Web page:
From the Editors

The value of a demo ride

Liz KeenerLast fall I was invited to a PWC demo. I’ll admit I was a little nervous about keeping up with well-known PWC media on the lake, as I have much less experience aboard the craft compared to most. But within minutes of me boarding the machine and receiving an instructional, I was flying around the lake with the guys. 

I was on an entry-level machine, and I thought I couldn’t get much better. But the next day I hopped on the flagship model, and I quickly realized the difference. The flagship, with its bigger engine, was actually curing my almost insatiable desire for speed. When I got back on the value-priced craft, I was surprised how easily I buried the throttle only to get nowhere near the speeds I wanted to go.

And then it dawned on me. What if instead of a media rider at an OEM demo event, I was a customer on a dealership’s test ride? Sure, I enjoyed the value-priced model, but the flagship really hit the spot. Can demo rides not only convert a sale, but also draw a customer to a higher-priced and more desirable vehicle in the long run?

Sure, if I were a customer, I probably wouldn’t be willing to go from a model under $10,000 to a flagship over $15,000. However, there might be a sweet spot in between, especially if you could show me how little my monthly payments would increase if I spent slightly more on a vehicle closer to what I want.

Now of course I’m not saying you should covert a beginner looking at a 250cc bike into a 1,000cc model. That could be dangerous. But what are the chances that 250cc buyer could handle a 500cc or 650cc? Probably, more likely. I know a guy, for example, who bought his first bike just last year. Already he’s saying he wishes he would’ve gone with something bigger because after a few months of getting the hang of riding, he wants a little more power and comfort, and he’s almost growing bored with what he bought. And no one wants customers to get bored.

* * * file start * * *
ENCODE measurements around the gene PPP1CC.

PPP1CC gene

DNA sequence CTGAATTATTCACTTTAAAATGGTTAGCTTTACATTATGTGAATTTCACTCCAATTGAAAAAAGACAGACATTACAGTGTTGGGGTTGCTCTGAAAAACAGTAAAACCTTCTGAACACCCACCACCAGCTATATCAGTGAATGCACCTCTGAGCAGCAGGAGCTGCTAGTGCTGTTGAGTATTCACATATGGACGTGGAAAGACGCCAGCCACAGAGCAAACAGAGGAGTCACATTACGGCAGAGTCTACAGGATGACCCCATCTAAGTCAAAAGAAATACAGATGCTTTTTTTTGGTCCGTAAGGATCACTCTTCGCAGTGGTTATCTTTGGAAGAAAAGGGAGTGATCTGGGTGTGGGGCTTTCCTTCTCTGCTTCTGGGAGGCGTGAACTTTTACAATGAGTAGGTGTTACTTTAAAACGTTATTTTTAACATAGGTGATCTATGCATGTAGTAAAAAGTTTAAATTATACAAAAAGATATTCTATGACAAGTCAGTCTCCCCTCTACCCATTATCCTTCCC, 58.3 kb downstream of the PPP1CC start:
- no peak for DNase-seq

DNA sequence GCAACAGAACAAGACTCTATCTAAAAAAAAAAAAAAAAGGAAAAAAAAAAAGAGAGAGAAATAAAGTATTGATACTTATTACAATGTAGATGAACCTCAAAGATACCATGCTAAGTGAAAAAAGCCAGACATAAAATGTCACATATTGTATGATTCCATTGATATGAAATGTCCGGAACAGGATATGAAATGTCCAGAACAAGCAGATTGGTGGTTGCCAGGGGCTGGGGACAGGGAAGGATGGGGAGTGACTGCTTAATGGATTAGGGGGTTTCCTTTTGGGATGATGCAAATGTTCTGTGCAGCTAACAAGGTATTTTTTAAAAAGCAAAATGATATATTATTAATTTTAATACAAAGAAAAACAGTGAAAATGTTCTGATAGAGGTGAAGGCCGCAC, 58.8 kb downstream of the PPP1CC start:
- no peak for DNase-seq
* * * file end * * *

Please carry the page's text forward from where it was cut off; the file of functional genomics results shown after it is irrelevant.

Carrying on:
We want happy customers, and we want to make a profit. Offering demo rides on various models to serious buyers might just be the trick. After all, a few Indian Motorcycle dealers I talked to recently (see the March issue of PSB) said demo rides are what closed sales for them and converted — gasp! — Harley riders into Indian buyers.

Liz Keener is the managing editor of Powersports Business, a trade magazine for the powersports industry. She reports on the powersports industry through Powersports Business’ varied media, including in the magazine and online. She assembles the brand’s twice-a-week e-news and handles a variety of assignments for the magazine. Powersports Business is known for its exclusive national dealer surveys, in-depth industry analysis and dealership conference, Powersports Business Institute @ AIMExpo.


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